A list of answers around the outside of a copy of the student’s book is not a teacher’s book, it’s an answer key. If that’s your approach, save paper and print it in the same way as the answer key for a workbook.
Give us ideas for how to adapt the activities on the page to suit our students. Tell us what typical problems students might have with the grammar or vocabulary. Offer ideas for games to play, especially for young learners and teens, but adults need them too. If you’re feeling really adventurous, provide ideas for homework that aren’t just the page from the workbook.
Suggest how to mark writing tasks – what criteria could I use? How do I know if the students have met these criteria?
If there are extra resources, like communicative activities for the students, and you hide them on a CD or a website, put very clear links in the teacher’s book to tell us to look for them.
Remember that the main people who use teacher’s books are probably new teachers, or teachers who are new to your series/style of book. Make the books as accessible and clear as possible. Explain any jargon you use, or provide a glossary.
Thank you for creating tests that I can adapt for my classroom. They do make my life easier, most of the time. But…
Please don’t use random file formats. What is .tgd anyway?
Make the formatting as simple as possible./Ensure the person formatting your tests understands how to use Word (or whatever equivalent you use) fully! Embedded tables, random tabs or spaces all over the place, tasks that only go 2/3 of the way across the page so that when I try to edit the instructions it unnecessarily goes onto the next line when there’s 1/3 of the page left (that may not make sense, but I am happy to explain to any interested publishers!)…all of these things increase my stress levels unnecessarily.
Include a worked example for every exercise at every level, but especially for beginners, elementary and children.
Make them easy to find! Sometimes they’re on the website, sometimes they’re on a CD in the back of the teacher’s book, sometimes they’re on the software (which you may have to pay extra for – very annoying!)
Remember that we live in a world of intuitive design. If yours isn’t, why bother? If I can’t learn how to use your software within 5 minutes, it’s not intuitive enough. I have better things to do with my time, and more useful websites I can use.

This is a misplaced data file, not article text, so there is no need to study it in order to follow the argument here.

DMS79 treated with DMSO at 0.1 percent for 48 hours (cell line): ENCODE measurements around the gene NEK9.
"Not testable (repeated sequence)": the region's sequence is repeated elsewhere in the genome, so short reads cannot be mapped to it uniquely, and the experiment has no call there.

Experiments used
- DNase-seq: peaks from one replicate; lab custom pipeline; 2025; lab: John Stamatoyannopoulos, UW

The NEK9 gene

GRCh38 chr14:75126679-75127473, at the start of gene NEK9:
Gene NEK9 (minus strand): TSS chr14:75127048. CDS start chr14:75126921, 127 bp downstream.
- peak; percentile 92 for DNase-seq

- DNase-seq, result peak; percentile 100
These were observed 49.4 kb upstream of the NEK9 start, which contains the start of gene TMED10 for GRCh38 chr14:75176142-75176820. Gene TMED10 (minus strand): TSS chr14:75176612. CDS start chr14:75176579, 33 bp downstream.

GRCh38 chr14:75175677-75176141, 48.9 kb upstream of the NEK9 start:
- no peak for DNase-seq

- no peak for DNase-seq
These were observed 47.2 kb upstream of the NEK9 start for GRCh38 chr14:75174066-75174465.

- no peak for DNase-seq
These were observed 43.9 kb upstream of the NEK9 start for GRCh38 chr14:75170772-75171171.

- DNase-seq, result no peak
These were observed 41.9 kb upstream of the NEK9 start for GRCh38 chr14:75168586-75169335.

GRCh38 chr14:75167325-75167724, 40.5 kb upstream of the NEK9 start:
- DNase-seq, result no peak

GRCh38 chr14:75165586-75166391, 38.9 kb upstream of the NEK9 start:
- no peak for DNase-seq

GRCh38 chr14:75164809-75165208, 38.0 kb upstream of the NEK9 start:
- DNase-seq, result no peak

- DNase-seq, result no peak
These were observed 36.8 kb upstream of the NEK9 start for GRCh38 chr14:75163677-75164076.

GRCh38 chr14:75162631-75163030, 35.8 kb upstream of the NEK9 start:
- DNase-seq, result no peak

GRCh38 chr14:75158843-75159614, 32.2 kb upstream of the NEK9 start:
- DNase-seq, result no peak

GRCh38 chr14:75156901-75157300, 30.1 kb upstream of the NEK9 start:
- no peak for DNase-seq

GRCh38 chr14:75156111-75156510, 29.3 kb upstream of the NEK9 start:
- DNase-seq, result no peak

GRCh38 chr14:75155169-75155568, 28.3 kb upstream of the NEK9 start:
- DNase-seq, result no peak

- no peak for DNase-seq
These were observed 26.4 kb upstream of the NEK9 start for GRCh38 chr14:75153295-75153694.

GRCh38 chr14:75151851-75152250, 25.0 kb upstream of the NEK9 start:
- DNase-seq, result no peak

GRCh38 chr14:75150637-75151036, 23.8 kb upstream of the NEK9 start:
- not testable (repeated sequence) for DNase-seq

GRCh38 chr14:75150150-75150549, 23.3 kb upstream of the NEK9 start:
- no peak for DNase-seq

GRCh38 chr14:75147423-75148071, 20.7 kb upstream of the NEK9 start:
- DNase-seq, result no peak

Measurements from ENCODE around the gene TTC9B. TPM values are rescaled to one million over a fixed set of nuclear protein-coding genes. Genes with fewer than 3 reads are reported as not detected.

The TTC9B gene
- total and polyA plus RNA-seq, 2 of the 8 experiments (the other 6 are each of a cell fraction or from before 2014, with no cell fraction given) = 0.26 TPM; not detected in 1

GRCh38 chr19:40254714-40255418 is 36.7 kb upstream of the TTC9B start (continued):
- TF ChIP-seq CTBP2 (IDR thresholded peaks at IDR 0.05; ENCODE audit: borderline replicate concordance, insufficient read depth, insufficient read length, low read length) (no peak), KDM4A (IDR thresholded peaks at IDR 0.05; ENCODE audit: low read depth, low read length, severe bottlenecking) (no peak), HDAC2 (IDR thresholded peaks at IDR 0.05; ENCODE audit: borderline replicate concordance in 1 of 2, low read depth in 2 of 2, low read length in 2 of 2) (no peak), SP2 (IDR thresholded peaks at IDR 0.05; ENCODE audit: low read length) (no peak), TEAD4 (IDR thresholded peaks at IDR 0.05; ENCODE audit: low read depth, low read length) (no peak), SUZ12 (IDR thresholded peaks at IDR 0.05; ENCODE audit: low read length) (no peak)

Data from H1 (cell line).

Don’t hide stuff in menus with loads of layers. Use icons.
If you include video, make sure it can be played full-screen.
Video and audio with clickable tapescripts is amazing!
Check that if you close the video/audio, you won’t close the software completely.
Make sure that your software adds value. If it’s just a glorified .pdf, just give me a .pdf instead of a whole separate piece of software!
Remember that we don’t all have interactive whiteboards. How easy is your software to use with just a projector? Can I use it on a Mac? Thus far I believe the answer to that is always no – what about making it .html instead of as specialist software, so that I’m not left out.
I guess that most schools nowadays do not need one CD for every teacher’s set, so please don’t send them unless they are requested. My office has 3 or 4 sets of CDs for many books which are still in the plastic. This is a complete waste of resources: plastic, packaging, and time (yours and mine).
Remember that schools or students may not be able to afford the latest technology. Use the lowest common denominator for as long as possible, or offer alternative formats, or use a general format, like .pdf.
If you’re going to provide extra resources for students, make them as easy and intuitive to access as possible. If it takes too long, neither students nor teachers will bother, and it’s a waste of time and resources creating them. Remember that one or two well-placed and well-designed activities on a public website, preferably generative ones, can by used by teachers again and again, providing marketing for you if they keep recommending them to students too. This is perhaps a better use of your time and money than a super-complicated website hidden behind a paywall or a code.
What would readers add to this list?